Brussels, 13 October 2005
Electronic Communications: Commission takes action against nine Member States to ensure competitive conditions in the market
Belgium, the Czech Republic, Estonia, Cyprus, Latvia, Luxembourg, Malta, Poland and Slovenia are the countries which are targeted by the European Commission in a new round of infringement proceedings concerning the EU telecom rules. The European Commission today sent letters of formal notice to seven EU Member States for so far failing to notify it of electronic communications market reviews required by the EU regulatory framework for electronic communications. Market reviews are designed to ensure that rules are updated to keep pace with changing markets and are only applied where there is a lack of competition. Obligations should only be imposed on dominant operators. The Member States concerned by this aspect in this new round of infringement proceedings are Belgium, the Czech Republic, Estonia, Cyprus, Latvia, Luxembourg, and Poland. Sending a letter of formal notice is the first stage of an infringement proceeding under Article 226 of the EC Treaty (failure of a Member State to fulfil an obligation). The Member States concerned now have two months to respond to the Commission’s concerns. Further infringement proceedings have been opened against Estonia because of legal deficiencies regarding definition of markets and transitional regime; and against Cyprus and Slovenia, where the independence of the national telecom regulator is not yet in line with EU law requirements. Because of a continued lack of number portability, Infringement proceedings against Malta have been moved to the second stage (reasoned opinion).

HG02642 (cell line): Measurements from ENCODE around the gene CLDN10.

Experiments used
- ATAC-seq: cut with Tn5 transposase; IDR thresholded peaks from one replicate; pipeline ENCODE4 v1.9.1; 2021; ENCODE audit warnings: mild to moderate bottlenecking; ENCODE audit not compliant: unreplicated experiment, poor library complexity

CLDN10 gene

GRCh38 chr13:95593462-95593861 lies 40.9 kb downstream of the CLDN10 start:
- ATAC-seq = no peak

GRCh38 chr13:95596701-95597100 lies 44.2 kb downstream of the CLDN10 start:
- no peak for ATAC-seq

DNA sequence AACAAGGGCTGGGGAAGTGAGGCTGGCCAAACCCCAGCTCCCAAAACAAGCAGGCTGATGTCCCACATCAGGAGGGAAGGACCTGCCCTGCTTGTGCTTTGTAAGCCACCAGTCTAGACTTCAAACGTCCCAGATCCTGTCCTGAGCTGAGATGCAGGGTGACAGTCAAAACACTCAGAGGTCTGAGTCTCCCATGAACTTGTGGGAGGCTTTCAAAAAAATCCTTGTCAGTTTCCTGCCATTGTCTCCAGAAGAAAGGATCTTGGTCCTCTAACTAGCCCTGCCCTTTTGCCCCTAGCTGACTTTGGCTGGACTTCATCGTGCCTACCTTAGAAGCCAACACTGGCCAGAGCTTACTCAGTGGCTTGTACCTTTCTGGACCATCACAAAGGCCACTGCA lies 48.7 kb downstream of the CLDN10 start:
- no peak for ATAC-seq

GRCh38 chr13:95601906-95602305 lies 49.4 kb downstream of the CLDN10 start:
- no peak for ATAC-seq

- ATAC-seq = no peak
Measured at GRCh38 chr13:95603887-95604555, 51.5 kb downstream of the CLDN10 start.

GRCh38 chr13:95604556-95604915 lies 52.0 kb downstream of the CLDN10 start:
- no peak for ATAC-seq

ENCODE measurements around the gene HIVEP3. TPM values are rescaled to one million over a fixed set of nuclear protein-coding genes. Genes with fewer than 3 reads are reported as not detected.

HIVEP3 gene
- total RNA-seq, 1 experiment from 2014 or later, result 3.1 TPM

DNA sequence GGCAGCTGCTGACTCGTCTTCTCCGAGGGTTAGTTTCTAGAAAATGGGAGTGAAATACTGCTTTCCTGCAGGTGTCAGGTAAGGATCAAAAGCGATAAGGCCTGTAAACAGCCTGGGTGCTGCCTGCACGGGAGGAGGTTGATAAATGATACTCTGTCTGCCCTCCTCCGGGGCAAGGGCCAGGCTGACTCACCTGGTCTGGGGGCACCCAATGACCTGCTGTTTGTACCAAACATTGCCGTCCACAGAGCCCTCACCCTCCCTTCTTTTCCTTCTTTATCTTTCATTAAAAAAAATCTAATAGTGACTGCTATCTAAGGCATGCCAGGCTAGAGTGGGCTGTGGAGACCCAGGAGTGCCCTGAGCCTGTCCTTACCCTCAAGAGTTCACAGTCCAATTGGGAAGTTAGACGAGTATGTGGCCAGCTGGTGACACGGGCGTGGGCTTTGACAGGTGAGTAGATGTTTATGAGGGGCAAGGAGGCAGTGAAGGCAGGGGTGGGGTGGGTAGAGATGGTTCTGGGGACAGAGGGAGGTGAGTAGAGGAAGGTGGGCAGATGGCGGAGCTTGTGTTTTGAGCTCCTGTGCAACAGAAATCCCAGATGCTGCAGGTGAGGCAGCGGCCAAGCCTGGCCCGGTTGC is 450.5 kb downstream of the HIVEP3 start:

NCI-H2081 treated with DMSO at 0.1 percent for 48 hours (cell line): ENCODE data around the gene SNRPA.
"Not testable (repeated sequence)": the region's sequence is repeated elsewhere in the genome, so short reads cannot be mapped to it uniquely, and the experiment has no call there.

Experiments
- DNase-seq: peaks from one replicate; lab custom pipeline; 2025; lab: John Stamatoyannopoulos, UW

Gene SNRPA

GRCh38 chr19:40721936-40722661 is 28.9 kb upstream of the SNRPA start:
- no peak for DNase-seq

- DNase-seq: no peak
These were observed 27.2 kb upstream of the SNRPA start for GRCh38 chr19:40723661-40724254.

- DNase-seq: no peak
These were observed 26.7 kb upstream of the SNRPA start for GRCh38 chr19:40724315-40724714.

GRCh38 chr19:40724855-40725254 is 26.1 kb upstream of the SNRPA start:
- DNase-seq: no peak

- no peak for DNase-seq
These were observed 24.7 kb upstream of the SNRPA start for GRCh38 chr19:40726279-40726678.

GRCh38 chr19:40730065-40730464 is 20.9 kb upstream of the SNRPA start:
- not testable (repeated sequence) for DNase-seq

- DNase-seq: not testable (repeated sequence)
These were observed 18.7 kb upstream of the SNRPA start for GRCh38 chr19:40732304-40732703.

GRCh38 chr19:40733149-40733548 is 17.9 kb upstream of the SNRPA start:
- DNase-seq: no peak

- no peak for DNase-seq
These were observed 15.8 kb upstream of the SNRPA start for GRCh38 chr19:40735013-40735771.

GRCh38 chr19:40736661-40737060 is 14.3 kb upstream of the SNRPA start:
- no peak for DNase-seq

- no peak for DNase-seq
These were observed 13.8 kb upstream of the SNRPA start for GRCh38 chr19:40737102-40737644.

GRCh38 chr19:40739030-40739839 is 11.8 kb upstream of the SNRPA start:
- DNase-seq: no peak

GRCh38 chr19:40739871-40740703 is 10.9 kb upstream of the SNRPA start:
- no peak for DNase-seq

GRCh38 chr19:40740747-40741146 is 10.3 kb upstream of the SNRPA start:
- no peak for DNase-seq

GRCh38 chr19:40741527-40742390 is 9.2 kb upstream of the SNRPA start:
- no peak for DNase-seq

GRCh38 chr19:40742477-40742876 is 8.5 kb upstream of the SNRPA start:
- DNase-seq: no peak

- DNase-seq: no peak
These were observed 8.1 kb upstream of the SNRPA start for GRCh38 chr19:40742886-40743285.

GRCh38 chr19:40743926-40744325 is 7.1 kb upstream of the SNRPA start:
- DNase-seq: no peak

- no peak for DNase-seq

“Implementing the joint EU rules is essential to ensure that competition on Europe’s electronic communications market can deliver high-quality goods and services that are essential to growth and jobs”, said Information Society and Media Commissioner Viviane Reding. “We also need the 25 national regulators’ market reviews to enable us to make an informed assessment of the framework when we come to review it in 2006. This is why I am determined to undertake the necessary steps to make sure that Member States comply with their obligations as soon as possible.”
The electronic communications framework has now been in force for over two years in the EU 15, and 17 months in the EU 10. Member States were required to ensure that their national regulatory authorities (NRAs) carried out a first analysis of the state of competition in relevant markets and a review of existing regulation in those markets “as soon as possible” after the framework’s entry into force. While the market review process is well advanced in some Member States, the seven Member States who were sent a letter of formal notice today, had not yet notified the Commission of the results of any of their market reviews by the end of September.
The Commission will also continue to monitor the situation in those Member States whose NRAs have notified only a small number of market reviews and where progress seems to be very slow in completing the work for other markets.
At the same time, infringement proceedings on other issues have been opened
against Estonia (definition of markets and transitional regime), Cyprus and
Slovenia (independence of regulators), and a reasoned opinion, the second stage
of an infringement proceeding, has been decided in one case concerning Malta
(number portability). These proceedings are detailed in Memo/05/372